Battery Management Systems (BMS) incorporate many functions such as a cell voltage monitor, temperature monitor, pressure monitor, signal conditioning, the all-important “fuel gauge” and wired or wireless communications. These vary in complexity depending on the requirements of the OEM. A simple system will provide basic analog information to a microcontroller, while a more integrated standalone solution will include all the functions necessary to constantly update the vehicle’s central management computer with the battery pack’s status.

A Single Chip Solution

Much of a BMS can be included in a tiny single chip device. Sensing and measurement, on-board processing, software as well as different wireless communications standards. An ASIC offers customers a high degree of flexibility when it comes to selecting how the device will communicate. We can incorporate all of the leading communications protocols including 2.4GHz proprietary, Bluetooth Low Energy (BLE), Power Line Communications (PLC) and, if the applications suits, Near Field Communication (NFC).
As well as the ability to incorporate all the functionality required, there are many other reasons to commission an ASIC designed specifically for this type of application. These include size, performance, cost and reliability and an assurance against product obsolescence. An ASIC solution will reduce a user’s inventory and bill of materials (BOM) while protecting the originator’s Intellectual Property (IP). The wrongful use of IP is a major threat to all technology companies and ASICs provide a solution where reverse engineering of the device is difficult if not impossible to achieve.

Customers will also choose the ASIC route to guarantee component supply for the lifetime of their product with no gaps in availability. This is in sharp contrast to a solution built using standard components whose manufacturers readily consign them to the obsolescence bin once the part no longer make financial sense to the supplier or is superseded.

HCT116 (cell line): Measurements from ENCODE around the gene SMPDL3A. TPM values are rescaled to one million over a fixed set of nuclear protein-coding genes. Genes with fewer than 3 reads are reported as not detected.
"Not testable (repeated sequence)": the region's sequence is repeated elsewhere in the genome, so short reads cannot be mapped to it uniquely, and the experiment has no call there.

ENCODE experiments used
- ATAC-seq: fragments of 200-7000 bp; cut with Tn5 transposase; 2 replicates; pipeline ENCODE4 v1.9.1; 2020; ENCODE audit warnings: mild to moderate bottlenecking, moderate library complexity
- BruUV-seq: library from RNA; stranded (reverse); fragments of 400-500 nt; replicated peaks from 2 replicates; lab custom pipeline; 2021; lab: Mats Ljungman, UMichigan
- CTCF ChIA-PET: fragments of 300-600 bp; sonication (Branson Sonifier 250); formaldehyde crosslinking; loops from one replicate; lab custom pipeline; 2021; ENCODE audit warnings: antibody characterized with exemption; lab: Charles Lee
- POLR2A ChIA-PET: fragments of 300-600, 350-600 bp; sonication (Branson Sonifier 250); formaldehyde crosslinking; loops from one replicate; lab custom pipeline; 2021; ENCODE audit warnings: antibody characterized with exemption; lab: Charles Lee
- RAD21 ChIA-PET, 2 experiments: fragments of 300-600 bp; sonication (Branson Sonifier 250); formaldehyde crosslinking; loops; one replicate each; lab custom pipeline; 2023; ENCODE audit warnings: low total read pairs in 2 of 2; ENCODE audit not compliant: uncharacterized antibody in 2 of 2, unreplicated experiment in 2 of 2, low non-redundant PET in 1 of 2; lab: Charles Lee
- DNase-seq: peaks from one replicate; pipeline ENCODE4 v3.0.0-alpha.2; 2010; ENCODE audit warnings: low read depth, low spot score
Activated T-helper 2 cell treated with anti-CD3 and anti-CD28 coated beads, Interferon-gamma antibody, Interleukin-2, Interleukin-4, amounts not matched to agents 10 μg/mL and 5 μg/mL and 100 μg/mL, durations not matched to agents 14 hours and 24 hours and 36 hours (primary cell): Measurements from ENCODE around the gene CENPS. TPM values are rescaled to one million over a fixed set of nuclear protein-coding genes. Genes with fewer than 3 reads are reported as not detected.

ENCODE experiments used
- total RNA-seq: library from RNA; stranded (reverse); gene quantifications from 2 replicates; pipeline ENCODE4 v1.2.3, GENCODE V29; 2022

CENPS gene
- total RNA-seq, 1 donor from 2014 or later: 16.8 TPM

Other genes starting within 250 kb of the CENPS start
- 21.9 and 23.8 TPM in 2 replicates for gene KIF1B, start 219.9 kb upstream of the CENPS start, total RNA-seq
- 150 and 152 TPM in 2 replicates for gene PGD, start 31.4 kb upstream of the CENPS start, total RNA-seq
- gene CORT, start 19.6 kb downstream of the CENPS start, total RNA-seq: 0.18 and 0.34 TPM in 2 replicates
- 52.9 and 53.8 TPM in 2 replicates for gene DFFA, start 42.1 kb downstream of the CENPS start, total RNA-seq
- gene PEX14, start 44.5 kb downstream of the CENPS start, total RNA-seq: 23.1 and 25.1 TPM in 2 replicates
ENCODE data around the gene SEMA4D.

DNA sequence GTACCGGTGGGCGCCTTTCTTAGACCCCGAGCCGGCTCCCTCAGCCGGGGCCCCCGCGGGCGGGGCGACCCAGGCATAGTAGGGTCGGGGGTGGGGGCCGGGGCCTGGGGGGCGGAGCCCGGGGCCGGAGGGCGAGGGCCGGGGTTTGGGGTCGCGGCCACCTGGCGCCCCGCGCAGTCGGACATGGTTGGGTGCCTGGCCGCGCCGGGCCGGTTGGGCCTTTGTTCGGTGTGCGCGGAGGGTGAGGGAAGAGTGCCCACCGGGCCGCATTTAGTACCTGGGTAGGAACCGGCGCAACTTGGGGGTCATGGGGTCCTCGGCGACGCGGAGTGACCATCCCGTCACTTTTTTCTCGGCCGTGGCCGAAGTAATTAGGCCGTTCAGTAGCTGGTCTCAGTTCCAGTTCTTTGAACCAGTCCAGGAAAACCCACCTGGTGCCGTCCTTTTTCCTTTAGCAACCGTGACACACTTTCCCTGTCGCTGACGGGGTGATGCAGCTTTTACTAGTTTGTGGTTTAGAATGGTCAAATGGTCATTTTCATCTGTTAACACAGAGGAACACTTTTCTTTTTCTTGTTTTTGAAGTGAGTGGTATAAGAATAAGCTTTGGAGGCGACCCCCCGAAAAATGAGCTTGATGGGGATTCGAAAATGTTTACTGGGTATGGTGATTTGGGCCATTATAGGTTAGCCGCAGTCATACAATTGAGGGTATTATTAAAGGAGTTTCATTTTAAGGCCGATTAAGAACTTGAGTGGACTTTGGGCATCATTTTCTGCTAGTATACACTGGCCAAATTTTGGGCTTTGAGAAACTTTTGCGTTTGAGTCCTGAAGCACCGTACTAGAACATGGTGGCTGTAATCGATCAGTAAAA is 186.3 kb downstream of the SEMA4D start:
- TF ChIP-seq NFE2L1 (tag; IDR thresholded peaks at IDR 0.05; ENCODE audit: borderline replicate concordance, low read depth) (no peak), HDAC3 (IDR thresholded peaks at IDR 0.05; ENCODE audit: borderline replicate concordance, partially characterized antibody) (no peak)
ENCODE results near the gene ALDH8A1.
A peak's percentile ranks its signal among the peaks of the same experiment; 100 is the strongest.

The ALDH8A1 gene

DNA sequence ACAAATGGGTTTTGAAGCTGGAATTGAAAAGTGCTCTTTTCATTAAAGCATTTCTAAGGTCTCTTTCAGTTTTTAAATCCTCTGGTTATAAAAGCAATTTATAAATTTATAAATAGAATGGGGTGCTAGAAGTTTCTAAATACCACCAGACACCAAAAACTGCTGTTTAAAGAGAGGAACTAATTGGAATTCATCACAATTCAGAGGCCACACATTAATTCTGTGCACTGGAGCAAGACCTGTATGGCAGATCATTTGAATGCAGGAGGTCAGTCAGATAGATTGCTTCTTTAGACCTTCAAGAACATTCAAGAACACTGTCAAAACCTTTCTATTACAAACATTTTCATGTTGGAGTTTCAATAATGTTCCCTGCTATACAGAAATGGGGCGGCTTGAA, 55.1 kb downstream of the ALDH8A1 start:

Leaders in the Automotive Sector

Already totally committed to providing highly advanced electronic sensors and systems to the automotive sector, Swindon is able to ensure that stringent functional safety criteria (ISO 26262) are incorporated at chip level in line with the safety case as supplied by our customer. Devices and sensors designed and produced by Swindon Silicon Systems along with parent company Sensata Technologies, can be found in Tyre Pressure Monitoring Systems (TPMS), where the company supplies around 50% of the global demand. Swindon’s single chip devices can also be found in battery management, automatic braking systems (ABS), haptics, position and proximity sensing and touch screen displays, to name but a few.

As we have said, the global market for Electric Vehicles will soon begin to grow significantly as the choice of make and model increases along with the usable range and a more widespread EV charging infrastructure. Since EV batteries comprise many cells, each of which need to be monitored for current, voltage and temperature it can mean large numbers of ICs in a battery pack.

The Battery Management System is vital to the vehicle’s well -being and performance. Due to the stringent performance requirements with cost, size and weight restrictions inherited at the design phase, the ability to include all of the required functionality into a small single footprint, coupled with high quality and low cost solutions that ICs provide, it is the perfect application for a mixed signal ASIC.